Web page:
SAIDS confirms that deadline for appeal in Impey probenecid case has not yet passed

by Shane Stokes


Although over a month has elapsed since an anti-doping tribunal in South Africa cleared Daryl Impey in relation to his positive test, it has been confirmed that UCI and WADA still have time to consider if they will appeal the decision to the Court of Arbitration for Sport (CAS).

Under anti-doping rules, appeals must be lodged within 30 days. While Impey was cleared on August 29th, the South African Institute for Drug-Free Sport (SAIDS) confirmed to CyclingTips on Friday that the deadline had not passed.

“I think there are still about ten days left,” its CEO Khalid Galant said. “The thirty days works from when they [the UCI] received the reasoned decision, not from the date of the decision being announced.

“We haven’t had any indication yet if they will be lodging an appeal. We haven’t heard anything from them as yet. That silence doesn’t mean if they are going to appeal or not; they still have time.”

The South African rider, who led last year’s Tour de France, was told in June by his country’s national federation that he had tested positive for the banned diuretic Probenicid at the country’s national time trial championships in February.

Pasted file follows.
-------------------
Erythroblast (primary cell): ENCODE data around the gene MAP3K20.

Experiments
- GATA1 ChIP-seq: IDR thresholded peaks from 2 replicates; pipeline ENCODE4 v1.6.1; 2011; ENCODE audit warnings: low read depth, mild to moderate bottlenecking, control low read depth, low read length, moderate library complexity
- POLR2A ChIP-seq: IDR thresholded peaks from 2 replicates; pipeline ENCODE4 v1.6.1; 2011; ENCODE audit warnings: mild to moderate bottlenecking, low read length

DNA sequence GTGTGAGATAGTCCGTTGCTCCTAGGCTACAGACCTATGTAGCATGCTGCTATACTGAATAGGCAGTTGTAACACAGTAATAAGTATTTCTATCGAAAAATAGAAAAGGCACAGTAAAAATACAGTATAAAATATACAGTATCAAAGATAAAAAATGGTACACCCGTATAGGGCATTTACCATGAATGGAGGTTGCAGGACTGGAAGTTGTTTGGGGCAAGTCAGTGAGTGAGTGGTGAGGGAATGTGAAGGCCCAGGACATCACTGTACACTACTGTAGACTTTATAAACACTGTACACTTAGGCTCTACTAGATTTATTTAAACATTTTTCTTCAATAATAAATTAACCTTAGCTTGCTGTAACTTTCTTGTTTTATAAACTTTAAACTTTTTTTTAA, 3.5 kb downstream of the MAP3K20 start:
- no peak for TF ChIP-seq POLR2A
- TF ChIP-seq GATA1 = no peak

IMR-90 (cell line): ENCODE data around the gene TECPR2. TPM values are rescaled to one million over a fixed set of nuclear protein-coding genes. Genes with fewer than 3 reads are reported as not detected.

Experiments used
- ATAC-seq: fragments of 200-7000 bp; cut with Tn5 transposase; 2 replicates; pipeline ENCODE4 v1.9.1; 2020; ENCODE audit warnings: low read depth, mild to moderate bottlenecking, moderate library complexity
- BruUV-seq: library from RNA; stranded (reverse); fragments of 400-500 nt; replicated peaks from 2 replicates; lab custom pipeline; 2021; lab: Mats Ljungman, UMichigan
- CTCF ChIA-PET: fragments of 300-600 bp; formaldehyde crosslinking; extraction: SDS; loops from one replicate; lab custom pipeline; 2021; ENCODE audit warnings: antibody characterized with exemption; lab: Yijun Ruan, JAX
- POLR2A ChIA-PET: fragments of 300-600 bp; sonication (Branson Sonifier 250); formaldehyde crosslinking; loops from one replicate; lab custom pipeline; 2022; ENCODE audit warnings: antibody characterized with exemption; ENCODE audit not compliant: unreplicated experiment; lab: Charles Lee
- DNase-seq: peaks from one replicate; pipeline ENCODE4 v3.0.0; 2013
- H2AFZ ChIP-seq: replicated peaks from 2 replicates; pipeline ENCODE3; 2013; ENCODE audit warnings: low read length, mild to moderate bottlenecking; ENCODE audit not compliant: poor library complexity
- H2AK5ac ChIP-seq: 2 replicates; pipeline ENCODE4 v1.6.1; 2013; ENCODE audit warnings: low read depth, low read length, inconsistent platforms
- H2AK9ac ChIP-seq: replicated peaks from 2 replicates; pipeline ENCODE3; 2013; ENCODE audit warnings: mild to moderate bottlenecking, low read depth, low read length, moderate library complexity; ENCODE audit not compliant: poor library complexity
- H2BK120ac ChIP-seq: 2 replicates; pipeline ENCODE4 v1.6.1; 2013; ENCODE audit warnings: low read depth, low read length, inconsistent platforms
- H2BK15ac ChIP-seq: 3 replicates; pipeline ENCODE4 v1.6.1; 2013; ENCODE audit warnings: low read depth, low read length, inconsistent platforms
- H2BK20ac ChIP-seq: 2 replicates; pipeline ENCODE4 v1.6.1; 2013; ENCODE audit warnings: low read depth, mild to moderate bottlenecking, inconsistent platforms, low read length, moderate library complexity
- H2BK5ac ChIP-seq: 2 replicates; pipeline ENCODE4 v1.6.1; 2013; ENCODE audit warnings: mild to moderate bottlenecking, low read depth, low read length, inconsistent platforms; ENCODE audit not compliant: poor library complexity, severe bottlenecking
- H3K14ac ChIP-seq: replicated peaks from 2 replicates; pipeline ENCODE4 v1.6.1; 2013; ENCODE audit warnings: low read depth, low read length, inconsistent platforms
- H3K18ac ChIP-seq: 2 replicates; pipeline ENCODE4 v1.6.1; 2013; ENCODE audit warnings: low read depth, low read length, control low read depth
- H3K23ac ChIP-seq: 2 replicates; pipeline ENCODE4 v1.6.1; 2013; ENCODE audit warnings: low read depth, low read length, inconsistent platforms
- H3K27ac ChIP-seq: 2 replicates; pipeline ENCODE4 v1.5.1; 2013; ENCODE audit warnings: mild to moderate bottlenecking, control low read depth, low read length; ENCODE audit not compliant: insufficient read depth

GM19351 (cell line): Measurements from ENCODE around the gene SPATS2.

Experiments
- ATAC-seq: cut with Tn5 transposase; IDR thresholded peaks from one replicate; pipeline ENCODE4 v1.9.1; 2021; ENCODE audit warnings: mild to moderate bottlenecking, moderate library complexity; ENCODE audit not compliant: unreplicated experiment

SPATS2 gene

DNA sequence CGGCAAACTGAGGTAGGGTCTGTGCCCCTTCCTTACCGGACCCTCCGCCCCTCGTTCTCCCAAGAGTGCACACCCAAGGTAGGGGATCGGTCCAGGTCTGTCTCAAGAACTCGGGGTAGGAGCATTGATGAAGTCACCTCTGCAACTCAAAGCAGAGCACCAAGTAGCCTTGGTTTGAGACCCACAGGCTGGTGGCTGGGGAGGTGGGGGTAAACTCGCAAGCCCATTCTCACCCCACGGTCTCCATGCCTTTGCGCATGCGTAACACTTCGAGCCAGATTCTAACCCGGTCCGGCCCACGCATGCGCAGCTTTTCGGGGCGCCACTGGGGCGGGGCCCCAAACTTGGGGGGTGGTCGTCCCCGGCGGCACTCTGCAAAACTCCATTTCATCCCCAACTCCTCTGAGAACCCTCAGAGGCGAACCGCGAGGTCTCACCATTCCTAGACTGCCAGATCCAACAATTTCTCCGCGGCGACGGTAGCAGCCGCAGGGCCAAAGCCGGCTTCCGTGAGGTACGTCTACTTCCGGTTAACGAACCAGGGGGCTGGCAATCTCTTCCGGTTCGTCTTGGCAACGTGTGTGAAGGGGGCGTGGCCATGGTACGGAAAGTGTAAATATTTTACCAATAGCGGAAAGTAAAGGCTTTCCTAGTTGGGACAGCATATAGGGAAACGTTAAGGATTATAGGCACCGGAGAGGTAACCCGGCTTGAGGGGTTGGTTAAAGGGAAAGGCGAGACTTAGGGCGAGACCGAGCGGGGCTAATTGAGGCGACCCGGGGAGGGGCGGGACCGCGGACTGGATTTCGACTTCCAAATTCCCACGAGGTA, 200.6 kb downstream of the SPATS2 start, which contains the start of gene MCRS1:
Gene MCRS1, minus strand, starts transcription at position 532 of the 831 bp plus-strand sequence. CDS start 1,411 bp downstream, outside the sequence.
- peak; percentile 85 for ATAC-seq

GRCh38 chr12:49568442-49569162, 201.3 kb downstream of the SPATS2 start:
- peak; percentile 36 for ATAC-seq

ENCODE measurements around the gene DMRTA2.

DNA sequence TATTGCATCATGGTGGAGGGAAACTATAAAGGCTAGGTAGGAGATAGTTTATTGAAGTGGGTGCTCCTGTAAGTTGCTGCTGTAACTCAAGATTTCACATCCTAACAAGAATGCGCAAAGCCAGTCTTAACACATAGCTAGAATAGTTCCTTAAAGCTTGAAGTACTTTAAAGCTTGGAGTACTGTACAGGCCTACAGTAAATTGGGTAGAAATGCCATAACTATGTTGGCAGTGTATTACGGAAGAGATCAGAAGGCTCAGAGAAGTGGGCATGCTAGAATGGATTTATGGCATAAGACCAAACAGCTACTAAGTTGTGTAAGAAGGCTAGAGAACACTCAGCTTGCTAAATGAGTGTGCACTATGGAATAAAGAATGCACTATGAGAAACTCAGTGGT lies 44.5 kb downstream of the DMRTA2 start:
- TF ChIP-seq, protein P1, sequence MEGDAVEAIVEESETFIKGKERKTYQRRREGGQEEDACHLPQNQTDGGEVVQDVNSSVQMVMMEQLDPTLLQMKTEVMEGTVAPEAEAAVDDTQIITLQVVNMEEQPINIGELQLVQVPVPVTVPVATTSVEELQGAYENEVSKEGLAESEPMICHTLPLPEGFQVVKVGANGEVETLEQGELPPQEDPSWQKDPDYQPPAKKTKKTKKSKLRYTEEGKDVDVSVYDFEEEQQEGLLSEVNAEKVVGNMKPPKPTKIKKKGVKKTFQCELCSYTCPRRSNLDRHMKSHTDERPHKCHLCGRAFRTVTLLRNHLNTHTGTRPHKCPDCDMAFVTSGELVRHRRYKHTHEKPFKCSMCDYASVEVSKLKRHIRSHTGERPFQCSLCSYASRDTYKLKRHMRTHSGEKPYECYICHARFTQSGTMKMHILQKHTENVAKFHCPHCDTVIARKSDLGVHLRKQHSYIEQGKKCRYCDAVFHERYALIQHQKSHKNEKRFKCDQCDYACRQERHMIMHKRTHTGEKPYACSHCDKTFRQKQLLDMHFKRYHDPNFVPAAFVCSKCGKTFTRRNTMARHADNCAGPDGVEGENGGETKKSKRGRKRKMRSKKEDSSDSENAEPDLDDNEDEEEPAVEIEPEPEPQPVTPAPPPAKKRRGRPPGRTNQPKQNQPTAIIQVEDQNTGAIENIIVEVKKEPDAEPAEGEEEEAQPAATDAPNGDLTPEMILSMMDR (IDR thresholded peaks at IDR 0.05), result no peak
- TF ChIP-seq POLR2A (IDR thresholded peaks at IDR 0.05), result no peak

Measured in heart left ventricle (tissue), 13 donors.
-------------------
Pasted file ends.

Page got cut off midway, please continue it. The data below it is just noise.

Impey, who races with the Orica GreenEdge WorldTour team, maintained his innocence. He insisted that he had no knowledge of Probenicid and that he had never taken the substance knowingly in any manner.

His defence was based on his insistence that he had gone to a pharmacy prior to the championships to try to buy empty capsules to fill with bicarbonate of soda. He intended taking the legal substance as a lactic acid buffer, but said that the capsules were inadvertently contaminated by a pharmacist who had handled probenecid prior to touching them.

Till receipts were produced during the hearing and apparently confirmed the story.

At the time Galant said that SAIDS looked into the defence and ultimately accepted it.

“Under the Anti-Doping Rules, SAIDS is required to vigorously pursue all anti-doping rule violations within our jurisdiction. We did so and checked the veracity of Impey’s account to the fullest extent possible. We sought opinions from our own experts, which confirmed that cross-contamination was indeed possible in the manner proposed by Impey’s experts.”

The news he had been cleared was greeted by his supporters, but also led to raised eyebrows from others.

Parallels have been drawn between his case and that of Alberto Contador. During the 2010 Tour de France anti-doping tests showed traces of clenbuterol. Contador denied knowingly using the substance which, like probenecid, is banned.

He was cleared by the Spanish federation but both WADA and the UCI appealed this to CAS. The court ultimately ruled that a contaminated supplement was the most likely cause, absolving him of deliberately ingesting clenbuterol. However, under the strict liability ruling, it handed him a ban and annulled his victory in that Tour plus a number of subsequent results.

Today’s news means that Impey must wait several more days before knowing if the case is indeed over or if he will have to mount a defence before CAS.

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